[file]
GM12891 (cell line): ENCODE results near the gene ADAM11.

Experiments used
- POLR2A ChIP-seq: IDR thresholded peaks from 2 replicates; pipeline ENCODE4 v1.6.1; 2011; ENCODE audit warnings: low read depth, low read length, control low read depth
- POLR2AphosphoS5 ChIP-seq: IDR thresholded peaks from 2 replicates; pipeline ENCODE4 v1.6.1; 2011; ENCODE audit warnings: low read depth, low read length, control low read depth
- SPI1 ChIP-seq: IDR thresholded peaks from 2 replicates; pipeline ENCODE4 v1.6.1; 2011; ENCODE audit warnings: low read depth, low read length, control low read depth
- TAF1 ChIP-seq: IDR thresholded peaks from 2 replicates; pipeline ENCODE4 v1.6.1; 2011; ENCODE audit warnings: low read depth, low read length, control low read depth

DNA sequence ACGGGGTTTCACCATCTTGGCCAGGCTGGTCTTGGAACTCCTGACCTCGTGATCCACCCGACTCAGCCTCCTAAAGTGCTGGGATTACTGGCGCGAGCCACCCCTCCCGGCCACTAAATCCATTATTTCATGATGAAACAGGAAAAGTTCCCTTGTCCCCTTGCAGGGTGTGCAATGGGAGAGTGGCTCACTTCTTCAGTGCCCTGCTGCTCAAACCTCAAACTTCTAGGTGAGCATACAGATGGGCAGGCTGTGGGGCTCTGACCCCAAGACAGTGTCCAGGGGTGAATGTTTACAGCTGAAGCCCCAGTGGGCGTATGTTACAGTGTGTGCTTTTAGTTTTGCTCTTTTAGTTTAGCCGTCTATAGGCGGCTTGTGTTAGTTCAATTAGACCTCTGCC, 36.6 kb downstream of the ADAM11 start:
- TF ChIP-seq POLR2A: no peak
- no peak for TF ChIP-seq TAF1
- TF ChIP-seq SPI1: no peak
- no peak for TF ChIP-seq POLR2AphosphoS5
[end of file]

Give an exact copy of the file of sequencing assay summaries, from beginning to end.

GM12891 (cell line): ENCODE results near the gene ADAM11.

Experiments used
- POLR2A ChIP-seq: IDR thresholded peaks from 2 replicates; pipeline ENCODE4 v1.6.1; 2011; ENCODE audit warnings: low read depth, low read length, control low read depth
- POLR2AphosphoS5 ChIP-seq: IDR thresholded peaks from 2 replicates; pipeline ENCODE4 v1.6.1; 2011; ENCODE audit warnings: low read depth, low read length, control low read depth
- SPI1 ChIP-seq: IDR thresholded peaks from 2 replicates; pipeline ENCODE4 v1.6.1; 2011; ENCODE audit warnings: low read depth, low read length, control low read depth
- TAF1 ChIP-seq: IDR thresholded peaks from 2 replicates; pipeline ENCODE4 v1.6.1; 2011; ENCODE audit warnings: low read depth, low read length, control low read depth

DNA sequence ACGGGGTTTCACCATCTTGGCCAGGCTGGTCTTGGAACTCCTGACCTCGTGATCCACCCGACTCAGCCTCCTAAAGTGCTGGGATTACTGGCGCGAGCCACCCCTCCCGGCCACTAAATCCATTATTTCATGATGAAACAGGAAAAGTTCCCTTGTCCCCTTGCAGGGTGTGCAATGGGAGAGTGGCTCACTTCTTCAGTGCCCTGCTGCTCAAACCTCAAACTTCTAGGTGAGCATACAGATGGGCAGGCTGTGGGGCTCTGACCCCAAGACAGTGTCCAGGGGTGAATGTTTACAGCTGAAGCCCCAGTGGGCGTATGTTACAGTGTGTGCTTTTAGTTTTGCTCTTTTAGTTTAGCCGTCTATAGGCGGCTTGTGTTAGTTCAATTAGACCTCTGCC, 36.6 kb downstream of the ADAM11 start:
- TF ChIP-seq POLR2A: no peak
- no peak for TF ChIP-seq TAF1
- TF ChIP-seq SPI1: no peak
- no peak for TF ChIP-seq POLR2AphosphoS5